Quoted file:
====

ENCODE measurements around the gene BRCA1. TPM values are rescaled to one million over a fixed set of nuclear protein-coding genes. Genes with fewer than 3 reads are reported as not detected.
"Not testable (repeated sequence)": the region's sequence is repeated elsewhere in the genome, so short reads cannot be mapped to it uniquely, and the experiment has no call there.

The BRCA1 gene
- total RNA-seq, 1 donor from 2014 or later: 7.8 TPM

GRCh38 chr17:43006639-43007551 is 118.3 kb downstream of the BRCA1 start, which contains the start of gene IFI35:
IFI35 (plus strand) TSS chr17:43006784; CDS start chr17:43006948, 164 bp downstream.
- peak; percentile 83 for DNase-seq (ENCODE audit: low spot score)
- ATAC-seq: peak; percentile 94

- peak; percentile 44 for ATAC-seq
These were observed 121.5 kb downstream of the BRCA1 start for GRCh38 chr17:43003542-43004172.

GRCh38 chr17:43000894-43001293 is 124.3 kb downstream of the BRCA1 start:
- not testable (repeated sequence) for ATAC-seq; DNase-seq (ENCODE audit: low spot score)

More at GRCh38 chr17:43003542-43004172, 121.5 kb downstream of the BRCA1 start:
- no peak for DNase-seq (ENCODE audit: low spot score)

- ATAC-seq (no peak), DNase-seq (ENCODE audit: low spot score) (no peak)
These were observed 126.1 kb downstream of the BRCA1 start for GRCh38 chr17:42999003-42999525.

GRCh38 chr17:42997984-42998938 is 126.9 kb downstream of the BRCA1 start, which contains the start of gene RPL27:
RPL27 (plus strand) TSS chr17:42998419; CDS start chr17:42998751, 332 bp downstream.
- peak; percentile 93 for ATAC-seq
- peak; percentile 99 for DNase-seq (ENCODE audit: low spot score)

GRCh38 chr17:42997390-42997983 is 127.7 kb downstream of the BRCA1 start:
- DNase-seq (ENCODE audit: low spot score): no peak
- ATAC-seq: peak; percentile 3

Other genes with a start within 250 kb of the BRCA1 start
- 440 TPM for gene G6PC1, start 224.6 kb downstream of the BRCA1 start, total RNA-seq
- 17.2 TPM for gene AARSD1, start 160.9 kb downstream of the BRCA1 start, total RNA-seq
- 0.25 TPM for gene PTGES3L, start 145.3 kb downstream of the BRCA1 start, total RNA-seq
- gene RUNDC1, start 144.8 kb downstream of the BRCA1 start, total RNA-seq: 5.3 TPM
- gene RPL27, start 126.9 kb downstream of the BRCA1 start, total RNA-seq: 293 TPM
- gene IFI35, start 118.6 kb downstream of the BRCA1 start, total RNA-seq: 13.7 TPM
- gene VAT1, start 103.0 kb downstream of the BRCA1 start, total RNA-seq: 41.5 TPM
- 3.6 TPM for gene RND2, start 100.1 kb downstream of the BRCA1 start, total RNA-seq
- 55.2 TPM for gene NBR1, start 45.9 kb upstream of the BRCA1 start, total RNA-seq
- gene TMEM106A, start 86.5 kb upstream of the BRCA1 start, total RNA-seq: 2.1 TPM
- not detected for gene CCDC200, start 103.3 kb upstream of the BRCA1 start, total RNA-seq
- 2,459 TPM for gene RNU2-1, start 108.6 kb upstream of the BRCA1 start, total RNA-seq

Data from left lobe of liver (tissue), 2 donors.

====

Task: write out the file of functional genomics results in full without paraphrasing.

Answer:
ENCODE measurements around the gene BRCA1. TPM values are rescaled to one million over a fixed set of nuclear protein-coding genes. Genes with fewer than 3 reads are reported as not detected.
"Not testable (repeated sequence)": the region's sequence is repeated elsewhere in the genome, so short reads cannot be mapped to it uniquely, and the experiment has no call there.

The BRCA1 gene
- total RNA-seq, 1 donor from 2014 or later: 7.8 TPM

GRCh38 chr17:43006639-43007551 is 118.3 kb downstream of the BRCA1 start, which contains the start of gene IFI35:
IFI35 (plus strand) TSS chr17:43006784; CDS start chr17:43006948, 164 bp downstream.
- peak; percentile 83 for DNase-seq (ENCODE audit: low spot score)
- ATAC-seq: peak; percentile 94

- peak; percentile 44 for ATAC-seq
These were observed 121.5 kb downstream of the BRCA1 start for GRCh38 chr17:43003542-43004172.

GRCh38 chr17:43000894-43001293 is 124.3 kb downstream of the BRCA1 start:
- not testable (repeated sequence) for ATAC-seq; DNase-seq (ENCODE audit: low spot score)

More at GRCh38 chr17:43003542-43004172, 121.5 kb downstream of the BRCA1 start:
- no peak for DNase-seq (ENCODE audit: low spot score)

- ATAC-seq (no peak), DNase-seq (ENCODE audit: low spot score) (no peak)
These were observed 126.1 kb downstream of the BRCA1 start for GRCh38 chr17:42999003-42999525.

GRCh38 chr17:42997984-42998938 is 126.9 kb downstream of the BRCA1 start, which contains the start of gene RPL27:
RPL27 (plus strand) TSS chr17:42998419; CDS start chr17:42998751, 332 bp downstream.
- peak; percentile 93 for ATAC-seq
- peak; percentile 99 for DNase-seq (ENCODE audit: low spot score)

GRCh38 chr17:42997390-42997983 is 127.7 kb downstream of the BRCA1 start:
- DNase-seq (ENCODE audit: low spot score): no peak
- ATAC-seq: peak; percentile 3

Other genes with a start within 250 kb of the BRCA1 start
- 440 TPM for gene G6PC1, start 224.6 kb downstream of the BRCA1 start, total RNA-seq
- 17.2 TPM for gene AARSD1, start 160.9 kb downstream of the BRCA1 start, total RNA-seq
- 0.25 TPM for gene PTGES3L, start 145.3 kb downstream of the BRCA1 start, total RNA-seq
- gene RUNDC1, start 144.8 kb downstream of the BRCA1 start, total RNA-seq: 5.3 TPM
- gene RPL27, start 126.9 kb downstream of the BRCA1 start, total RNA-seq: 293 TPM
- gene IFI35, start 118.6 kb downstream of the BRCA1 start, total RNA-seq: 13.7 TPM
- gene VAT1, start 103.0 kb downstream of the BRCA1 start, total RNA-seq: 41.5 TPM
- 3.6 TPM for gene RND2, start 100.1 kb downstream of the BRCA1 start, total RNA-seq
- 55.2 TPM for gene NBR1, start 45.9 kb upstream of the BRCA1 start, total RNA-seq
- gene TMEM106A, start 86.5 kb upstream of the BRCA1 start, total RNA-seq: 2.1 TPM
- not detected for gene CCDC200, start 103.3 kb upstream of the BRCA1 start, total RNA-seq
- 2,459 TPM for gene RNU2-1, start 108.6 kb upstream of the BRCA1 start, total RNA-seq

Data from left lobe of liver (tissue), 2 donors.